Some years ago I moved my workshop from a large, insulated and lined timber shed in my garden to rented commercial premises amongst other units in the centre of beautiful East Hoathly village.
This workshop is a block-built detached building with a pitched tiled roof, two opening windows, a double-opening door and two fans. It is much better insulated than my garden workshop, being block-built, and the system of air flow is ideal for keeping things cool.
But during a heatwave? Here’s what I do to keep cool!
Sounds obvious, right? But if it’s a breezy day, this can interfere with my flame. Some fine-tuning is generally called for.
When I first installed my kit and caboodle I set up my system of torch ventilation (the ‘schnozzles’), and that was it. In 2018 I upgraded my system by adding a large extractor fan on the opposite wall to my schnozzle set-up, and this made a vast difference to keeping the workspace cool.
I drink LOADS. I’ve always got a pint of water on the go, plus a pot of peppermint tea (which is delicious whether hot, warm or cold). Perfect.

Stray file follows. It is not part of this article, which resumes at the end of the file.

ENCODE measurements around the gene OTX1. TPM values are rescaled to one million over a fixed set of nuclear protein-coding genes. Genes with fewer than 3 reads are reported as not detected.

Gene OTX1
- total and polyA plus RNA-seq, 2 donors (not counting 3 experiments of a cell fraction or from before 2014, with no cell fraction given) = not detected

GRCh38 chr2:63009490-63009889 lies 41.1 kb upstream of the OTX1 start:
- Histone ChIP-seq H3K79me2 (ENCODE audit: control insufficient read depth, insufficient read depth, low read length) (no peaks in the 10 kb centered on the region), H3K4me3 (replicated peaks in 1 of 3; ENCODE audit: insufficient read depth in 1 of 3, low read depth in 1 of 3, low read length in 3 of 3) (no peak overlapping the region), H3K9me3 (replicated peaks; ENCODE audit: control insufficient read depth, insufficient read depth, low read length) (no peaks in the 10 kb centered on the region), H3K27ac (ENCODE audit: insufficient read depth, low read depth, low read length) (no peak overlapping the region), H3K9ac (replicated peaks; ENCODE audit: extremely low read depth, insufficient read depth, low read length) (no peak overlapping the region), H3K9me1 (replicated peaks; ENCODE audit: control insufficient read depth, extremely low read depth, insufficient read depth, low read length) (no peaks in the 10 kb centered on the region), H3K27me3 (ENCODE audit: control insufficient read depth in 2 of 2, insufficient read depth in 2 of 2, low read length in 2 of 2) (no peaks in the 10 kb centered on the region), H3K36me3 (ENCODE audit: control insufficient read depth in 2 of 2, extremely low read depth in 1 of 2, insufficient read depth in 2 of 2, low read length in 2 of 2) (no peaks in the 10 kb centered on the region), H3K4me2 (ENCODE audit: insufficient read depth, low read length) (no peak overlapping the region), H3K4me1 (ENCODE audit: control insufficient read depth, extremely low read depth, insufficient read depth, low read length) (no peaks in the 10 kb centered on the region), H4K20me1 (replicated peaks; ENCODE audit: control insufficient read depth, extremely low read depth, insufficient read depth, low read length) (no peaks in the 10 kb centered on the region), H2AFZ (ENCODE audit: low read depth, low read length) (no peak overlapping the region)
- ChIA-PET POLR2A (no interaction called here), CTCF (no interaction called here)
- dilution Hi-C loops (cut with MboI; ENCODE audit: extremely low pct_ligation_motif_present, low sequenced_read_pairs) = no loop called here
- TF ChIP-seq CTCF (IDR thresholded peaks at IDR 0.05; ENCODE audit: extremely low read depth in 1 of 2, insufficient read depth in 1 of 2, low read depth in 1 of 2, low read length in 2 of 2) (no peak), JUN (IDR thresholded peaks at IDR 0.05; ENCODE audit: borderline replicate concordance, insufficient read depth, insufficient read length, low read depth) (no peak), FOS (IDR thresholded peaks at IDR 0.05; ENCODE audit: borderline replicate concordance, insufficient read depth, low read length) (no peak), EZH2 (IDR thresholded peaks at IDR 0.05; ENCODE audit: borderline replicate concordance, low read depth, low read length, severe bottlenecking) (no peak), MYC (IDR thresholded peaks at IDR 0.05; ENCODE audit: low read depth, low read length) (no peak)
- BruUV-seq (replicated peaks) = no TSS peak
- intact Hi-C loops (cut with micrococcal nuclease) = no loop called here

Time of day
I like to make an early start, before the sun comes round. By lunchtime in the summer the sun comes over the units in front of me and bathes the white uPVC frontage of my unit - so I plan most of my torching for the early morning. I keep the blinds flagged once the sun has come round, and this makes a difference. Even if I’m not torching, on a hot day I’ll keep the large extractor fan going, the blinds closed and the windows open, and visitors to the workshop often comment how lovely and cool it is in here!
Like anyone, I try to plan my working day to include comfort breaks, tea breaks, walking-around breaks and fresh air breaks. I’ll often go for a walk at lunchtime - there are some gorgeous footpaths just moments away, and my favourite walking circuit includes plenty of shady woodland.
Is it ever TOO hot?
Not really - I can generally handle it, and so can the students on my courses, to date!
If all else fails?
I shut up shop and work from home (on my website, on paperwork, on event planning, writing course outlines or e-mailing my students).
On a sunny evening, once I’ve finished my work and ramped the kiln down, I walk the three-minute commute home, and I might stop off at the King’s Head for a refreshing drink halfway. Now THAT’S the best way to cool down!